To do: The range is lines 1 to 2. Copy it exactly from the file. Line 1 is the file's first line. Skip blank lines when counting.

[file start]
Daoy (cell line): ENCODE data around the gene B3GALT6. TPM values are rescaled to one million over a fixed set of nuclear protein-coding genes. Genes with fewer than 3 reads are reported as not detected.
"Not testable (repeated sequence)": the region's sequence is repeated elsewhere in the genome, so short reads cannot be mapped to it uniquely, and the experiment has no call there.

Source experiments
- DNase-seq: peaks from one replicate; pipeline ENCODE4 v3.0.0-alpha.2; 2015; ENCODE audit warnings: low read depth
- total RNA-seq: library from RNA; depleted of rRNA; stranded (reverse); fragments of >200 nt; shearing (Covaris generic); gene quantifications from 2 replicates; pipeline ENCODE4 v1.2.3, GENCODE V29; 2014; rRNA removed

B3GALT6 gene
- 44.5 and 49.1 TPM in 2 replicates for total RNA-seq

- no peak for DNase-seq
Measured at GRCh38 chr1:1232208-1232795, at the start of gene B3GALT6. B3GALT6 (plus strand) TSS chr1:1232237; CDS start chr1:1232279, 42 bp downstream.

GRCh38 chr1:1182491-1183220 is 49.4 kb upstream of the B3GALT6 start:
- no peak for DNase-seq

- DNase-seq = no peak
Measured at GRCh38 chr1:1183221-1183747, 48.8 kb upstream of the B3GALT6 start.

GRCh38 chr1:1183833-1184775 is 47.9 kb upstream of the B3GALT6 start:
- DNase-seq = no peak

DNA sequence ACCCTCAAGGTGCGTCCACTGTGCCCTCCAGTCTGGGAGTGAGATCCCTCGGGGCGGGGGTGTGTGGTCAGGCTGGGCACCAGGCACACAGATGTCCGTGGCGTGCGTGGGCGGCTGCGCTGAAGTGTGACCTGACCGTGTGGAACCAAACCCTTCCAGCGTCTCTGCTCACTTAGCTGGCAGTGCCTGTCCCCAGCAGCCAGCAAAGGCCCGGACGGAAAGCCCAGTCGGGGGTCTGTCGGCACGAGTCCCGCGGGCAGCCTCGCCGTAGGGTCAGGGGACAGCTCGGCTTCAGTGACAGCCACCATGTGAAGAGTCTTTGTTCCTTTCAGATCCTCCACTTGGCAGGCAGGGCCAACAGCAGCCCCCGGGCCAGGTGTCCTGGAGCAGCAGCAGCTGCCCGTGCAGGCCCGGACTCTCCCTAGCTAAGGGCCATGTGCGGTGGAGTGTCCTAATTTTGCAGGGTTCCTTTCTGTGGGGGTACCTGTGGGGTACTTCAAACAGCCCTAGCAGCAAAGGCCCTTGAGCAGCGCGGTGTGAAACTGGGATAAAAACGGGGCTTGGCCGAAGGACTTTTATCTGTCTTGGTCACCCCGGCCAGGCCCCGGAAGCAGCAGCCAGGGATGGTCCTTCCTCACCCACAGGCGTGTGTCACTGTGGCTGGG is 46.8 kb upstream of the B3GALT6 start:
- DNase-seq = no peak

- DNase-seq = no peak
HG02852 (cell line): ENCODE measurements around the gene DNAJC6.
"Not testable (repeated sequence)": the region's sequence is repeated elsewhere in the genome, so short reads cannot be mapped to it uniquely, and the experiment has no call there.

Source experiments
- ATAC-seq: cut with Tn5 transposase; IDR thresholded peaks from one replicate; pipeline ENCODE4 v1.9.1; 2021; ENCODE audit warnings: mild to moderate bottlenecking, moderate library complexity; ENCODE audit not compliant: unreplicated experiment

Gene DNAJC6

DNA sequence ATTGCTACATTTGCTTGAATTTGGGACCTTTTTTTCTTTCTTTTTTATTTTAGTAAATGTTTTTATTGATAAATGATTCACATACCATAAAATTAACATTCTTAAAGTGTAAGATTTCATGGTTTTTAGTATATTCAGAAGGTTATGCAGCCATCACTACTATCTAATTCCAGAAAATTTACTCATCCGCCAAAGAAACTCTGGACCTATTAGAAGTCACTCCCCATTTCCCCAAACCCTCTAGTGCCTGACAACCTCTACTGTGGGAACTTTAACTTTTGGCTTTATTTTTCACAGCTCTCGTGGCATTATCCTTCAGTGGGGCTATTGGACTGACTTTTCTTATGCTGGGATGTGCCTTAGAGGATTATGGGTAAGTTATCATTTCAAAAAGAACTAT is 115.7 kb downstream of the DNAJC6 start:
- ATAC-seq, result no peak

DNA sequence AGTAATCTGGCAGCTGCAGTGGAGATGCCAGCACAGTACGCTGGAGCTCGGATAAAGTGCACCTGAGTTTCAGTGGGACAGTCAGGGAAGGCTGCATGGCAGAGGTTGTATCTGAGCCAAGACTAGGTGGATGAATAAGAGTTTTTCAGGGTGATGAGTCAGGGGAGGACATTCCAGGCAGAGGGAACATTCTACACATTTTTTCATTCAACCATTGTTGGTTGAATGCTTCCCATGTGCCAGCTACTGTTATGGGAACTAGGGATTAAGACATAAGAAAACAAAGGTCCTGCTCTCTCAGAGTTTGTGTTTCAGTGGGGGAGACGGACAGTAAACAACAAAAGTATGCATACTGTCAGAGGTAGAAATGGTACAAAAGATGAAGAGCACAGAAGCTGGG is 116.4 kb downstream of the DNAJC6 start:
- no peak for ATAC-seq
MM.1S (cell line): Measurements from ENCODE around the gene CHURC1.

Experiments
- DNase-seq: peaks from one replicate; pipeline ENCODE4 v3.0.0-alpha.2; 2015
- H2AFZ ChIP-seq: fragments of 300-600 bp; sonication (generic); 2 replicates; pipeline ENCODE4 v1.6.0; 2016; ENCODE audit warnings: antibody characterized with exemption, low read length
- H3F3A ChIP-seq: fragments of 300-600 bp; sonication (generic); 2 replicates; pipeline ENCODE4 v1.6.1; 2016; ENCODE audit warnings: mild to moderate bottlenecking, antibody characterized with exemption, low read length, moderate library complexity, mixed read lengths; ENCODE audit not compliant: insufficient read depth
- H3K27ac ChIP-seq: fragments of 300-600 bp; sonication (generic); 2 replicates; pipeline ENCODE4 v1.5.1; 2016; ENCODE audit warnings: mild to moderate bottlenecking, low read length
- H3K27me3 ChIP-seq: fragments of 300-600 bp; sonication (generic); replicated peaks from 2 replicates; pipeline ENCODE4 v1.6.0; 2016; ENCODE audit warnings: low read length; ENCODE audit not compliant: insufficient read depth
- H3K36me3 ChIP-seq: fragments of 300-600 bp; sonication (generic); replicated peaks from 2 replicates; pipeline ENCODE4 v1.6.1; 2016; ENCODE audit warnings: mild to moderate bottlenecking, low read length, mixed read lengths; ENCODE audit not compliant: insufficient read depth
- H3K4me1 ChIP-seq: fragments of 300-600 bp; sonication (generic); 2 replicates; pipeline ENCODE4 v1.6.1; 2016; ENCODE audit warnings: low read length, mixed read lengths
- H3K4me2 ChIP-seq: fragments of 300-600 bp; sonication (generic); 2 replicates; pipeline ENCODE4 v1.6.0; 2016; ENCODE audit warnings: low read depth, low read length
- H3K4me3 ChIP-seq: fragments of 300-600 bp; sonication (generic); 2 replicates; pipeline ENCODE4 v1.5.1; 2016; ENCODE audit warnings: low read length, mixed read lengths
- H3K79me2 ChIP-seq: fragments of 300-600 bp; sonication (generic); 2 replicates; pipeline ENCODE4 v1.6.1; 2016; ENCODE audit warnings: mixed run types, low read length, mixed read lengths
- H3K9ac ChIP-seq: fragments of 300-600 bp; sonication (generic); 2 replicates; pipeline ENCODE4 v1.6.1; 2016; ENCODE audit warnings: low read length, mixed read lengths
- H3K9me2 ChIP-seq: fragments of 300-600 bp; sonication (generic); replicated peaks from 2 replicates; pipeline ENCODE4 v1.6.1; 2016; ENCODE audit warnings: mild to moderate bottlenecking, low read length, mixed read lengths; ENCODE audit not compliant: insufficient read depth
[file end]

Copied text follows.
Daoy (cell line): ENCODE data around the gene B3GALT6. TPM values are rescaled to one million over a fixed set of nuclear protein-coding genes. Genes with fewer than 3 reads are reported as not detected.
"Not testable (repeated sequence)": the region's sequence is repeated elsewhere in the genome, so short reads cannot be mapped to it uniquely, and the experiment has no call there.